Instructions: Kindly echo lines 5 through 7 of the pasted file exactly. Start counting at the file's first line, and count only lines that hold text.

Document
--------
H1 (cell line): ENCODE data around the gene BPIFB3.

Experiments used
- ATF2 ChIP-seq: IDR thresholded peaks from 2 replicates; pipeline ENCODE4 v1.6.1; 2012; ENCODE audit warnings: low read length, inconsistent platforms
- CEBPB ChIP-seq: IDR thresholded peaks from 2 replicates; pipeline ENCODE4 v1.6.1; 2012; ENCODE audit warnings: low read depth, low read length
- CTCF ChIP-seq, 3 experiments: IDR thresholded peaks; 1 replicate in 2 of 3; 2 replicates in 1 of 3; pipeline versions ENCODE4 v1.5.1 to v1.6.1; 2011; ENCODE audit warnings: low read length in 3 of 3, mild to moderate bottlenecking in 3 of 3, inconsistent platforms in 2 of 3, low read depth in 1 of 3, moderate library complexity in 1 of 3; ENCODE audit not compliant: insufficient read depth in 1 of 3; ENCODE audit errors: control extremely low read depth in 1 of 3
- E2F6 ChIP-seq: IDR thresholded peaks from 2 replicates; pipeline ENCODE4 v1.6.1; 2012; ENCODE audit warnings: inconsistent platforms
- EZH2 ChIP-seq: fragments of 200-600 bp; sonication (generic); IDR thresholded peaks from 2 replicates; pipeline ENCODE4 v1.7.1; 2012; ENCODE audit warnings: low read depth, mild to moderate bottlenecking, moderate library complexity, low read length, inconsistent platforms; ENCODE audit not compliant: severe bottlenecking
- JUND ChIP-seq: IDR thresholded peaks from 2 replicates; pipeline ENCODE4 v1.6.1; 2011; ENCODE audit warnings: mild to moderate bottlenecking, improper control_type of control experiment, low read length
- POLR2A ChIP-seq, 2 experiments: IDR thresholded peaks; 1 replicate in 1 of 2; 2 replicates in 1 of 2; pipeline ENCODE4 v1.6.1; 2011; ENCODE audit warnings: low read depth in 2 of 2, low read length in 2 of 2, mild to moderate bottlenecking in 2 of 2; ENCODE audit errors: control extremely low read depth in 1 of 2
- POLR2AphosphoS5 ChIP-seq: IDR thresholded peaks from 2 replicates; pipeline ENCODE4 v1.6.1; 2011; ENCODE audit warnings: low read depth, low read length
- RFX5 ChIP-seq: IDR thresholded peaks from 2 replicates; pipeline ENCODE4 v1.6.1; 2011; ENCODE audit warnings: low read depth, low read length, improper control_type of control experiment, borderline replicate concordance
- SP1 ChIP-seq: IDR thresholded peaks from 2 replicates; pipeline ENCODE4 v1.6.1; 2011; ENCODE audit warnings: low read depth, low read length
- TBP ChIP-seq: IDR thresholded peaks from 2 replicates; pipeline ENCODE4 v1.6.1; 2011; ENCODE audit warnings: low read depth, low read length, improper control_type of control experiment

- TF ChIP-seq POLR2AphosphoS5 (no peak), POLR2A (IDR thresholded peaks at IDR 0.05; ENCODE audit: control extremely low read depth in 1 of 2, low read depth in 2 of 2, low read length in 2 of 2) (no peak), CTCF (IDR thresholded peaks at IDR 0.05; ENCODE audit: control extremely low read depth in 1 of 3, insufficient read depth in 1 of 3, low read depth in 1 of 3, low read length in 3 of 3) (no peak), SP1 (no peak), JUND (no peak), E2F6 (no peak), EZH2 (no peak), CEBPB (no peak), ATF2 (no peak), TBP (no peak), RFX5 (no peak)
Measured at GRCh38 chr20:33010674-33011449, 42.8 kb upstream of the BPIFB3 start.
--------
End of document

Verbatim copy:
- CTCF ChIP-seq, 3 experiments: IDR thresholded peaks; 1 replicate in 2 of 3; 2 replicates in 1 of 3; pipeline versions ENCODE4 v1.5.1 to v1.6.1; 2011; ENCODE audit warnings: low read length in 3 of 3, mild to moderate bottlenecking in 3 of 3, inconsistent platforms in 2 of 3, low read depth in 1 of 3, moderate library complexity in 1 of 3; ENCODE audit not compliant: insufficient read depth in 1 of 3; ENCODE audit errors: control extremely low read depth in 1 of 3
- E2F6 ChIP-seq: IDR thresholded peaks from 2 replicates; pipeline ENCODE4 v1.6.1; 2012; ENCODE audit warnings: inconsistent platforms
- EZH2 ChIP-seq: fragments of 200-600 bp; sonication (generic); IDR thresholded peaks from 2 replicates; pipeline ENCODE4 v1.7.1; 2012; ENCODE audit warnings: low read depth, mild to moderate bottlenecking, moderate library complexity, low read length, inconsistent platforms; ENCODE audit not compliant: severe bottlenecking